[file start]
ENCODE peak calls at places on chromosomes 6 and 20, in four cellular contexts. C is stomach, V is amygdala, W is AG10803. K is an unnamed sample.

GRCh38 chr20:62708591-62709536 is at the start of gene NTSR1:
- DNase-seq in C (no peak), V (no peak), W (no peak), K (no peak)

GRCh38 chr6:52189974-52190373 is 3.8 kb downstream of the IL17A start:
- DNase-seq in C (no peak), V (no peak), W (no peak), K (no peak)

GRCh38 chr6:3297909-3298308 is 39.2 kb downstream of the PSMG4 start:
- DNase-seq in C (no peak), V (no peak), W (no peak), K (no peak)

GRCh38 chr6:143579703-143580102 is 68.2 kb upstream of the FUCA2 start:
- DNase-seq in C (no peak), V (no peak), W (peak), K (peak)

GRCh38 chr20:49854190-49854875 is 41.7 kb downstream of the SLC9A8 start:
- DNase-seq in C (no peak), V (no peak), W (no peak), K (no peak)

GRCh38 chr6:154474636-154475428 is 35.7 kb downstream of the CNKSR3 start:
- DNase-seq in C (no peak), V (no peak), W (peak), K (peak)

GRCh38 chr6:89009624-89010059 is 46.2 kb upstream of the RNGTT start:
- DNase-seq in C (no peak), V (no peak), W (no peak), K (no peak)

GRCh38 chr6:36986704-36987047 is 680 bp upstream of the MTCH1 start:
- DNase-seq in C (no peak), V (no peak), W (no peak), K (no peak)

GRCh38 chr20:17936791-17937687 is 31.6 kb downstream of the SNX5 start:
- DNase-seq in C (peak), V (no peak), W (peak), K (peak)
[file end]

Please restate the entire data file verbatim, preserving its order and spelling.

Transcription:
ENCODE peak calls at places on chromosomes 6 and 20, in four cellular contexts. C is stomach, V is amygdala, W is AG10803. K is an unnamed sample.

GRCh38 chr20:62708591-62709536 is at the start of gene NTSR1:
- DNase-seq in C (no peak), V (no peak), W (no peak), K (no peak)

GRCh38 chr6:52189974-52190373 is 3.8 kb downstream of the IL17A start:
- DNase-seq in C (no peak), V (no peak), W (no peak), K (no peak)

GRCh38 chr6:3297909-3298308 is 39.2 kb downstream of the PSMG4 start:
- DNase-seq in C (no peak), V (no peak), W (no peak), K (no peak)

GRCh38 chr6:143579703-143580102 is 68.2 kb upstream of the FUCA2 start:
- DNase-seq in C (no peak), V (no peak), W (peak), K (peak)

GRCh38 chr20:49854190-49854875 is 41.7 kb downstream of the SLC9A8 start:
- DNase-seq in C (no peak), V (no peak), W (no peak), K (no peak)

GRCh38 chr6:154474636-154475428 is 35.7 kb downstream of the CNKSR3 start:
- DNase-seq in C (no peak), V (no peak), W (peak), K (peak)

GRCh38 chr6:89009624-89010059 is 46.2 kb upstream of the RNGTT start:
- DNase-seq in C (no peak), V (no peak), W (no peak), K (no peak)

GRCh38 chr6:36986704-36987047 is 680 bp upstream of the MTCH1 start:
- DNase-seq in C (no peak), V (no peak), W (no peak), K (no peak)

GRCh38 chr20:17936791-17937687 is 31.6 kb downstream of the SNX5 start:
- DNase-seq in C (peak), V (no peak), W (peak), K (peak)